The protozoan parasite Cryptosporidium causes intestinal infection, cryptosporidiosis, in humans and animals. Previously, the C. parvum diarrhoea in calves has been rare in Finland, but during the past decade, the cases have multiplied. Cryptosporidiosis in calves causes severe problems especially on dairy farms. From dairy farms, cryptosporidiosis is easily transmitted by calves to calf-rearing facilities. Also the cases of human cryptosporidiosis have quickly increased tenfold.
There are many challenges related to the management of the transmission risk, and tackling these challenges is the goal of the recently launched KRYPTO project. The three-year project will start with epidemiological studies of both the human cases and dairy farms.
The project is a collaboration between the Finnish Food Authority, National Institute for Health and Welfare, Finnish Institute of Occupational Health, the Animal health ETT association, University of Helsinki, Valio Oy and the European Union Reference Laboratory for Parasites. The project is funded by the Development Fund for Agriculture and Forestry (Makera).
The transmission and management of Cryptosporidium on dairy farms
The strong increase in cases suggests that the structural changes in the cattle-farming sector favour the occurrence of cryptosporidiosis. Therefore, it will be determined during this project, which factors and conditions assist the transmission of the infection and the occurrence of disease outbursts on farms. Supported by information, the risk-management procedures can be directed correctly and, thereby, the wellbeing of animals can be improved and infections in humans can be prevented.
The farm survey will examine, among others, the methods of operation (calving conditions, colostrum feeding, calf facilities, hygiene practices and preventive measures against infections), animal transportations, events on the farm preceding the outbreak, other cattle illnesses and, for example, the possibility of water-borne infections.
Dairy farms of more than 50 cows where C. parvum has been found in the diarrhoea samples of calves are invited to participate in the study. The study will invite randomly selected Valio dairy farms where no diarrhoea problems involving calves have been detected during the past year to participate as control farms.
The farm can provide their survey responses electronically, in writing or via telephone. The survey will be conducted during the winter season of 2019 - 2020. Also the control farms will be requested to send faecal samples from calves for laboratory analysis, so that information can be obtained on the occurrence of the protozoa as a latent infection and on the occurrence of various subtypes.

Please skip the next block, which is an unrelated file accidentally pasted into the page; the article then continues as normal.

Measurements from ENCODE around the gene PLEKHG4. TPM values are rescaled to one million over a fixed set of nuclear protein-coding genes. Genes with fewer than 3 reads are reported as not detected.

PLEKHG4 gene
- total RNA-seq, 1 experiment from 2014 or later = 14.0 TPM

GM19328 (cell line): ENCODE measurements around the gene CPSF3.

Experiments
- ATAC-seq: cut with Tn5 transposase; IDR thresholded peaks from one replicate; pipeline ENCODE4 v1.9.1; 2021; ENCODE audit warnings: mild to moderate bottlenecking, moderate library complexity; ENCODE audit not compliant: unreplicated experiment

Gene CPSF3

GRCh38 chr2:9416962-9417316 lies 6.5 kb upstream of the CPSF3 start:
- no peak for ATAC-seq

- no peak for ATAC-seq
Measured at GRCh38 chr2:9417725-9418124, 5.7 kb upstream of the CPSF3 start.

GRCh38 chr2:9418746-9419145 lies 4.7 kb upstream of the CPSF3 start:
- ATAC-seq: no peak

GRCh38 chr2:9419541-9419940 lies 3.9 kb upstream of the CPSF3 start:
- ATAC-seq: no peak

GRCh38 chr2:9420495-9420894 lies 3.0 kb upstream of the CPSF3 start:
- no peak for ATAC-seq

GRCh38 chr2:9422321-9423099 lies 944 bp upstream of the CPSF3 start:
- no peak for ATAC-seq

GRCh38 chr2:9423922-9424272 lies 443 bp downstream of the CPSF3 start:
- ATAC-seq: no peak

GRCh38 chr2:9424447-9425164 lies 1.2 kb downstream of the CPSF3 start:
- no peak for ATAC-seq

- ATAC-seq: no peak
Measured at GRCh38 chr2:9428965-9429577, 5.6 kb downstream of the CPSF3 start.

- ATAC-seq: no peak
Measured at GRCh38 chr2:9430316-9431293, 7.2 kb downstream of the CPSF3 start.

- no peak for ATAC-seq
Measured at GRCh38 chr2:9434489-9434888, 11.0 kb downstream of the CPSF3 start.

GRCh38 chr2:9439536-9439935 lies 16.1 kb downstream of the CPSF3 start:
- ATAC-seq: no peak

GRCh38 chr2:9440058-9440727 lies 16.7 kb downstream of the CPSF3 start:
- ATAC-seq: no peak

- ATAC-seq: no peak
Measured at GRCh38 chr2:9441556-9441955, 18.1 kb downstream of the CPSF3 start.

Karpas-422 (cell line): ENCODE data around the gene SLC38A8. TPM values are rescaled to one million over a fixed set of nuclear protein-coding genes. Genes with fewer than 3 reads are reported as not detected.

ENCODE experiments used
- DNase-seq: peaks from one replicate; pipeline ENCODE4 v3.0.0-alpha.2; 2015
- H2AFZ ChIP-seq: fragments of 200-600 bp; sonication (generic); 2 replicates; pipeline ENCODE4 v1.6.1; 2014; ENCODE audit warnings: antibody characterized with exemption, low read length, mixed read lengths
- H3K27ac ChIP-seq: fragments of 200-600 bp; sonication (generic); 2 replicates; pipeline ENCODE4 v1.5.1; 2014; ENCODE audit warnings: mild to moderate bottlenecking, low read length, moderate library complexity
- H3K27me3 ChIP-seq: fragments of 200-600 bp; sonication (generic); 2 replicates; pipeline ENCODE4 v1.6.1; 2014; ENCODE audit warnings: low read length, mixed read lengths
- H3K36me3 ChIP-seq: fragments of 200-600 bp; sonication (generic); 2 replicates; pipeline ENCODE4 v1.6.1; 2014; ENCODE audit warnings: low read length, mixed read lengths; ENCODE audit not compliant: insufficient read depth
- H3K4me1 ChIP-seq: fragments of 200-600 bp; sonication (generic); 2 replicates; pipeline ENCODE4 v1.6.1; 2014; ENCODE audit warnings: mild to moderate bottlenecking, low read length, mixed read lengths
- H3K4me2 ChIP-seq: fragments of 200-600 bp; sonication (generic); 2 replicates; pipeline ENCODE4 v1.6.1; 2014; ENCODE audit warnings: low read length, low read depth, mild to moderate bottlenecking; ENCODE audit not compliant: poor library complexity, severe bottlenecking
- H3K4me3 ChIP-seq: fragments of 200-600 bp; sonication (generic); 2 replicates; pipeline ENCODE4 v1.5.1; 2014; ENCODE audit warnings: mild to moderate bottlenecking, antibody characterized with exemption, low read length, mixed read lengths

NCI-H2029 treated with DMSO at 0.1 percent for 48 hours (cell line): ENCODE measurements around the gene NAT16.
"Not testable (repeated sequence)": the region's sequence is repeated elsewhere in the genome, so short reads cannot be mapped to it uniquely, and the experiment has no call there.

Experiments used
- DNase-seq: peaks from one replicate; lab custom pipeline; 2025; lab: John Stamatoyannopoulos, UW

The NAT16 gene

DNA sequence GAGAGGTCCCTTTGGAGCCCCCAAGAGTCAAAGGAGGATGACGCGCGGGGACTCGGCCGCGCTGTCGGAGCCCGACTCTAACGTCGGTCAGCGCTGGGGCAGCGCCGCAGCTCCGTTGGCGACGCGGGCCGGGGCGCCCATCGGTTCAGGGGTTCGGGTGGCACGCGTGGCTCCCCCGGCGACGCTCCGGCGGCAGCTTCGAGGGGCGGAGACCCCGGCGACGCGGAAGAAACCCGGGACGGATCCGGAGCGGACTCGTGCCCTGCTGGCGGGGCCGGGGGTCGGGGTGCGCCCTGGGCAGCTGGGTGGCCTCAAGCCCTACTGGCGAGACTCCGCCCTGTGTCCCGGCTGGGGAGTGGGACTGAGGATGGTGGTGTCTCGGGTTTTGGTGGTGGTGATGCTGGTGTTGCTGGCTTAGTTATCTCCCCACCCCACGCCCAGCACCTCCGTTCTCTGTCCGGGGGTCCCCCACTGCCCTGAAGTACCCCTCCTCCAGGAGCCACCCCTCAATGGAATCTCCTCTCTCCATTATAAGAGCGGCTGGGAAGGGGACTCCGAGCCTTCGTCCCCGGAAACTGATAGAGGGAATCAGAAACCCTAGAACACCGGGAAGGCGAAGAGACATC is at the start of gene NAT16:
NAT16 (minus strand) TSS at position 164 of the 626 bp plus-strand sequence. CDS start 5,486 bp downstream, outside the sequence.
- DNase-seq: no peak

Sources of human cryptosporidiosis infections
A determination of the sources of human cryptosporidiosis infections and the reasons behind the infections will be required, because a significant increase in cases has been observed. The sources of infections will be determined on the basis of interviews with those who have caught the disease. It is important for all those suspecting that they might have caught the infection to seek healthcare. By typing the human and bovine Cryptosporidium, the research group aims to determine the origin of the infections and whether the infections are connected with each other.
Practical instructions and preparations for epidemics
Practical instructions on the management of cryptosporidiosis will be compiled on the basis of the project results. Cattle farms need instructions with consideration of, for example, calf-rearing facilities, medication, disinfection in various conditions, as well as instructions on animal transportation, occupational safety, handling of manure and disease management. Occupational health services in the agricultural sector needs practical guidance on the prevention and diagnosis of infections.
The project will provide information for preparing for C. parvum water epidemics bursting out via use of water for household consumption or recreational purposes, and even find ways of preventing the spreading of Cryptosporidium via run-off water from the farms to water systems and via irrigation water to vegetable plantations.
Cryptosporidiosis – an emerging zoonosis from cattle KRYPTO
For more information, please contact:
Responsible project leader: Tiina Autio, Finnish Food Authority, firstname.lastname@example.org,
+358 44 720 1492
Cryptosporidiosis in calves: Tuulia Enbom, Project Researcher, Finnish Food Authority,
+358 50 349 5193
Cryptosporidiosis in humans: Ruska Rimhanen-Finne, Veterinary epidemiologist, National Institute for Health and Welfare (THL), email@example.com
+358 29 524 8942
Water analyses: Ilkka Miettinen, Chief Researcher, National Institute for Health and Welfare (THL), firstname.lastname@example.org
+358 29 524 6371
Occupational health: Sirpa Laitinen, Senior Specialist, Finnish Institute of Occupational Health (TTL), email@example.com
+358 46 851 1911